Change is coming for California CRT processors
By Henry Leineweber, Resource Recycling
Amid many processors' calls for new regulations and recycling models for CRT glass, the California Department of Resources Recycling and Recovery (CalRecycle) held a stakeholder meeting on Sept. 26 to discuss possible revisions to how the Golden State handles its CRT glass recycling.
Currently, California requires that CRT glass handled as universal waste either be used as a feedstock in the manufacture of new CRTs, or be used as a feedstock for primary or secondary lead smelters. However, there are only two CRT manufacturers that accept recycled glass, and both of them are located in Asia. As downstream options dwindle for glass processors, many, including E-World Online, Closed Loop Refining & Recovery and others, are  of the rules.
With the goal of expanding disposition options while still preserving recycling, the recent CalRecycle Stakeholder meeting explored the possibility of revisions for California. Some of the expanded options may include allowing other uses for recycled CRT glass, beyond CRT manufacture and lead smelter feedstock; the ability to submit documentation demonstrating that accumulated glass has no universal waste recycling options; the possibility of full regulation as hazardous waste; the conditional exclusion of non-RCRA CRT panel glass; possible alternative disposal and other options.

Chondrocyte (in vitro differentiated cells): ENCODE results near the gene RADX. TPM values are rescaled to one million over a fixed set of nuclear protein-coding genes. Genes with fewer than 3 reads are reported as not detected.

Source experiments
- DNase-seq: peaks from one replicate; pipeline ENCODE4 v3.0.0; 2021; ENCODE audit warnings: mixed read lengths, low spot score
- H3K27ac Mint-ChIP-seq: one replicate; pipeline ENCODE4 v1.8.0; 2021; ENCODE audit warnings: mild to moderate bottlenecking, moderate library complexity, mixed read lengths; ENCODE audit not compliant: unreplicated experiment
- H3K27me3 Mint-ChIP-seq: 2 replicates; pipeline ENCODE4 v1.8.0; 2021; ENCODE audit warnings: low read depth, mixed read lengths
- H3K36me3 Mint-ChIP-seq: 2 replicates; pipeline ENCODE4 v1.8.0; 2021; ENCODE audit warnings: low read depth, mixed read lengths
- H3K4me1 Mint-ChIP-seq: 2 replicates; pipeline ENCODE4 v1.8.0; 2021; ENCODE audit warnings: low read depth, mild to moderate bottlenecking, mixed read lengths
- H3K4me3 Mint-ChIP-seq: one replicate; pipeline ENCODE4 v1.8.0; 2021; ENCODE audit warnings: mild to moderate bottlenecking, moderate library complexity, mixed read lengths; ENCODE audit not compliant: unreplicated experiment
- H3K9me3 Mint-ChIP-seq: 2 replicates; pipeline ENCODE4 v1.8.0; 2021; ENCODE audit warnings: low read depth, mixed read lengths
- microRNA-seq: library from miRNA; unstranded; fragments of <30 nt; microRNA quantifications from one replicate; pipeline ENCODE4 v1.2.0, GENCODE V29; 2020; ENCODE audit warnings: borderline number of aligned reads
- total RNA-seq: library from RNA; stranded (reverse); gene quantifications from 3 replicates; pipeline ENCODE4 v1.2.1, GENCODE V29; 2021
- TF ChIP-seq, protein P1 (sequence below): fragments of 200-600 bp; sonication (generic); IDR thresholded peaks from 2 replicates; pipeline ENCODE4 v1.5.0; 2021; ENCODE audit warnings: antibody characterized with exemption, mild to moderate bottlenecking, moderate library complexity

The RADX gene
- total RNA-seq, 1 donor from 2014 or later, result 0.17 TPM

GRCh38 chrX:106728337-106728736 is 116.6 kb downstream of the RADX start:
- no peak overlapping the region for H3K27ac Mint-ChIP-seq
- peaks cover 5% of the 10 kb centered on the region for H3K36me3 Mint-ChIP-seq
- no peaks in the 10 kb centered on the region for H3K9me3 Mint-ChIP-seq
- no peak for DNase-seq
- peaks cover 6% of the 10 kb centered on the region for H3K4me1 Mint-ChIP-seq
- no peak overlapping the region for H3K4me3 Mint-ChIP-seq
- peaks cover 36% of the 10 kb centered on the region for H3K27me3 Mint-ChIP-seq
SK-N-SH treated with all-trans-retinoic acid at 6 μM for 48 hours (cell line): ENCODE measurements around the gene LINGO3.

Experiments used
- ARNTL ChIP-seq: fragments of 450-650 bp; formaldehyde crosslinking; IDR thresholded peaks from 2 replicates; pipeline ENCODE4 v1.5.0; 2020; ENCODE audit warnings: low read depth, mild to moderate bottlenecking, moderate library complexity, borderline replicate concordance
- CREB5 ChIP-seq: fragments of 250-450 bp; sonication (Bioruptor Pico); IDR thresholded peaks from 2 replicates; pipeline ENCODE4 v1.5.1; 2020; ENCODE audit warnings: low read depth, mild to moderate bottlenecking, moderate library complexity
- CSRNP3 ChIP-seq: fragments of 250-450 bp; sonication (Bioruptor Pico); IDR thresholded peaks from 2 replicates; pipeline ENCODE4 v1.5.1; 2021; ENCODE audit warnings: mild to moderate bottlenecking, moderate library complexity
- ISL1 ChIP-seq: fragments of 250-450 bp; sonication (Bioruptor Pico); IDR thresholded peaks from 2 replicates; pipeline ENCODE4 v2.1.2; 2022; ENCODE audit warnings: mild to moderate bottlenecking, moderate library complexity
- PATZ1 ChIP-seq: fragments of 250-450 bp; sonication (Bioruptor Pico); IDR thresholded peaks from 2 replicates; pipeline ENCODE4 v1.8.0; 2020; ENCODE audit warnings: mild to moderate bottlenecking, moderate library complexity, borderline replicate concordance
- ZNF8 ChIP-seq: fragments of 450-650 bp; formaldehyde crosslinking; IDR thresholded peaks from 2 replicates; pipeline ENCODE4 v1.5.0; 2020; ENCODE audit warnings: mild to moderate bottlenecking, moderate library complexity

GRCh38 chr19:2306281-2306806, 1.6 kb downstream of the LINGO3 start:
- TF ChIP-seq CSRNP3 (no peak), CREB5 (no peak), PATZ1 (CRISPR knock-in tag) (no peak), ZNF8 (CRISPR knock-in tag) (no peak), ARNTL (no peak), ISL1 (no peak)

"Any changes to the hazardous waste or universal waste rules that govern the management of CRT glass in California would likely be made under 'emergency regulations.' This allows for a timely rulemaking process that could be as short as a couple months," explains CalRecycle Electronic Waste Program manager Jeff Hunts. "At the workshop, [the state's Department of Toxic Substances Control] indicated that they were aiming to have any changes in place and effective by the end of the year. CalRecycle will also be making complementary changes in the covered electronic waste (CEW) recycling payment system regulations to allow for expanded management options. We anticipate a similar timeframe for that rulemaking."
Hunts says the next step in the process is for stakeholders to review the proposals from the Sept. 26 meeting and submit comments or questions. Over the course of the next month, DTSC will incorporate those comments as part of the informal process. However, once DTSC files proposed emergency rules, explains Hunts, there is only a short window in which they can be successfully implemented. More on the emergency rule adoption process for California can be found here .